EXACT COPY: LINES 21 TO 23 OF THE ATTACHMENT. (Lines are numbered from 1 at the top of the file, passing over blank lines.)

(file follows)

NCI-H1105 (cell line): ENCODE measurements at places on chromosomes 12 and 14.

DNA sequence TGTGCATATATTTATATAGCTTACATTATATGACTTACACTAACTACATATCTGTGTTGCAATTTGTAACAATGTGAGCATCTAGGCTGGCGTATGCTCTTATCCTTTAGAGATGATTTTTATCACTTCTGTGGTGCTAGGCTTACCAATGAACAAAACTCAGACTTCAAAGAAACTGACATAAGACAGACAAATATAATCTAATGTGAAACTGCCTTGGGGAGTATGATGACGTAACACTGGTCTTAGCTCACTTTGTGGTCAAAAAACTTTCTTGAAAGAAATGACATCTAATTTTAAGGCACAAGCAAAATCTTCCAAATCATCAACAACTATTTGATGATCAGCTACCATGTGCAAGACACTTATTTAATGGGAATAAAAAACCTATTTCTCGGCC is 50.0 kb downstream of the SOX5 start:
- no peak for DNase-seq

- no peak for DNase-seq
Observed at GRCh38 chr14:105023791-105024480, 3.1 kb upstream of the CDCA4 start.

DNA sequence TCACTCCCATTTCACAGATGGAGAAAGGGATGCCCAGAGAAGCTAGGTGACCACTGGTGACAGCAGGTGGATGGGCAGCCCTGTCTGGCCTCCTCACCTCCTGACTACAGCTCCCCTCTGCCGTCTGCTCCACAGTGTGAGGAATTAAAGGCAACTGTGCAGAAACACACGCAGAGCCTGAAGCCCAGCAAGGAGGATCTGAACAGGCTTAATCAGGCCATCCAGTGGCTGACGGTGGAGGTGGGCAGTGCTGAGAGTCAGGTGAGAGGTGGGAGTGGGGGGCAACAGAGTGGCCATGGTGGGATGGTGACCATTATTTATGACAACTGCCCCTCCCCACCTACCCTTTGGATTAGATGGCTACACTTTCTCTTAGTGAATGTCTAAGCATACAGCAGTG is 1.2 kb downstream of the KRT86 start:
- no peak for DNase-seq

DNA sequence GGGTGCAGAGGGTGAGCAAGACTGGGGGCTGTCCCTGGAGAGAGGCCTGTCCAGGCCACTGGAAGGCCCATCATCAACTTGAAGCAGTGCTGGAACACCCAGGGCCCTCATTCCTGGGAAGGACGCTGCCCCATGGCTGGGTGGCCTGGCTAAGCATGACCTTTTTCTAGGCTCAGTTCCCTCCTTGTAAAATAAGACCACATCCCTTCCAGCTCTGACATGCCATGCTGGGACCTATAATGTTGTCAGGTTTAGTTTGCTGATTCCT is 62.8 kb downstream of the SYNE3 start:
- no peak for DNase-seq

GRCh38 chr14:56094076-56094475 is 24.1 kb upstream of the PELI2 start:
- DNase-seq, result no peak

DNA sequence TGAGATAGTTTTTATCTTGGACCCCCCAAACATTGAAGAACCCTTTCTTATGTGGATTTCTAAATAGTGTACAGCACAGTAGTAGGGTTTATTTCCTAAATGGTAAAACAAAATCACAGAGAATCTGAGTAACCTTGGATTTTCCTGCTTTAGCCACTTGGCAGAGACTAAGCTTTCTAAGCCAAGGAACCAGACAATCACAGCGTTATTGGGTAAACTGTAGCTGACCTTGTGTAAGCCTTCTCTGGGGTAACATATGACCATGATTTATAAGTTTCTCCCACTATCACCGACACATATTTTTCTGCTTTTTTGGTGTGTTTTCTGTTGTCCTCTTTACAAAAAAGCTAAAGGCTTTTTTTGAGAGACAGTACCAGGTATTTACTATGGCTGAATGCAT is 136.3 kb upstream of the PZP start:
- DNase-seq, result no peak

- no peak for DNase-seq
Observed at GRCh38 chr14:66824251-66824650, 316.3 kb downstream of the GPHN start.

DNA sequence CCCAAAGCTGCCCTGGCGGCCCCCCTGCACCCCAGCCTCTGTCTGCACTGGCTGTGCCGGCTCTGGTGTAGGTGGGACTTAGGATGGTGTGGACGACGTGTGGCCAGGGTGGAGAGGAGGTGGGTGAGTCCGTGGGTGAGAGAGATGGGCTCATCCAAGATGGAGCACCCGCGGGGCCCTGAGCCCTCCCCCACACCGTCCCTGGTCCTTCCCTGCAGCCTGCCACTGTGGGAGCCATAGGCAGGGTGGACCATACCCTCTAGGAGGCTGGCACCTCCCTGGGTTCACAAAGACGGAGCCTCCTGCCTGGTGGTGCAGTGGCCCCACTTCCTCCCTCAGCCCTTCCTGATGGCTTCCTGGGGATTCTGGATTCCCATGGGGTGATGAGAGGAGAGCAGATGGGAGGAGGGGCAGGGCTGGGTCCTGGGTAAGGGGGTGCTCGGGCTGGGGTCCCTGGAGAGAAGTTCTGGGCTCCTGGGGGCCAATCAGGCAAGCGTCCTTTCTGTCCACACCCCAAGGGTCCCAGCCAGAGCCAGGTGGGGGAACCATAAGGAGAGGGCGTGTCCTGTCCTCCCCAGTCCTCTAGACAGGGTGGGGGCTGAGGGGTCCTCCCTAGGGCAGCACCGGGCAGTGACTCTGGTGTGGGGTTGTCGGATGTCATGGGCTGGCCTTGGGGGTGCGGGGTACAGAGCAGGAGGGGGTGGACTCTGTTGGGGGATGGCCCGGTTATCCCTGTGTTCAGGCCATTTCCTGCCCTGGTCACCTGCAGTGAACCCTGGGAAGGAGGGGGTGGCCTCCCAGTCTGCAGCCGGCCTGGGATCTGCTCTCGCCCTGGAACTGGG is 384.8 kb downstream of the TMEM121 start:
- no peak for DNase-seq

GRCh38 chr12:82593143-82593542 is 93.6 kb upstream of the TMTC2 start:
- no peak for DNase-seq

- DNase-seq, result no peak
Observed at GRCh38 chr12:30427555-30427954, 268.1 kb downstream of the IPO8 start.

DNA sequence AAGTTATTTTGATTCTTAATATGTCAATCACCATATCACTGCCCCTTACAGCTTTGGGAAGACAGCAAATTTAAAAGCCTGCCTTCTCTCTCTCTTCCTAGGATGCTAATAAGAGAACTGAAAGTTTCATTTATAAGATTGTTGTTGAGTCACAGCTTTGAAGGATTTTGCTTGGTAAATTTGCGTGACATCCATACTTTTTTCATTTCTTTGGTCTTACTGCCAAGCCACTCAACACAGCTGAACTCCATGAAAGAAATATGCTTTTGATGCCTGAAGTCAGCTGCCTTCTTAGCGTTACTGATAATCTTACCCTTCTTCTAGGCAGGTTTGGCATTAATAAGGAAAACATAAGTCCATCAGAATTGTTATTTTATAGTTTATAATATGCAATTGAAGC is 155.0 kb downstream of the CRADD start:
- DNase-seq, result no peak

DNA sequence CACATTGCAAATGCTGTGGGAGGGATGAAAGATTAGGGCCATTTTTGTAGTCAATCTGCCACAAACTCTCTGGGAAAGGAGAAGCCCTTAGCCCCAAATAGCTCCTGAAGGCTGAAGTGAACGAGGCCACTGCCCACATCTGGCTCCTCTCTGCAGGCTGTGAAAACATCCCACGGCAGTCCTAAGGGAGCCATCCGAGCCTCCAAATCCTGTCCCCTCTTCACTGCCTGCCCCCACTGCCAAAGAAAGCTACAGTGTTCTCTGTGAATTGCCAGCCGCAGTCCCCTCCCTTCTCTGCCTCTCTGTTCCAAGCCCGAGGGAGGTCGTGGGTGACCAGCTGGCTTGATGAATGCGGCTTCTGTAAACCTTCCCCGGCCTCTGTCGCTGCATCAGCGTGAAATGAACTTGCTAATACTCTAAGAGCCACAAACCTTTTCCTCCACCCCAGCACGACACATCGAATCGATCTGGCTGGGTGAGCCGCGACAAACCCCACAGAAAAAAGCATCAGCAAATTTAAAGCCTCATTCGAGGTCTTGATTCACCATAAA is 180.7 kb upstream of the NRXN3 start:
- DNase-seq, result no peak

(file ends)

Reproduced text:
Observed at GRCh38 chr12:30427555-30427954, 268.1 kb downstream of the IPO8 start.

DNA sequence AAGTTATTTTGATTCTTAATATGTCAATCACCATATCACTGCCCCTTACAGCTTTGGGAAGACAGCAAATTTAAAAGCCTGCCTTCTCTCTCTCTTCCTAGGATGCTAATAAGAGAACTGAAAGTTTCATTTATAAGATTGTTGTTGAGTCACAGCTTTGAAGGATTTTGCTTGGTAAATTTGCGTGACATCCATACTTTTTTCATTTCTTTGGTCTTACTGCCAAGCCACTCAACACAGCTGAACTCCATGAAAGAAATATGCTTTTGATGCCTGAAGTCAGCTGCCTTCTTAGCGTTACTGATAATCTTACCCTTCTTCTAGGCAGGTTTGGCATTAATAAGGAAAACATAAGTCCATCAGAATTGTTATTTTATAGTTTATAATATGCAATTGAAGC is 155.0 kb downstream of the CRADD start:
- DNase-seq, result no peak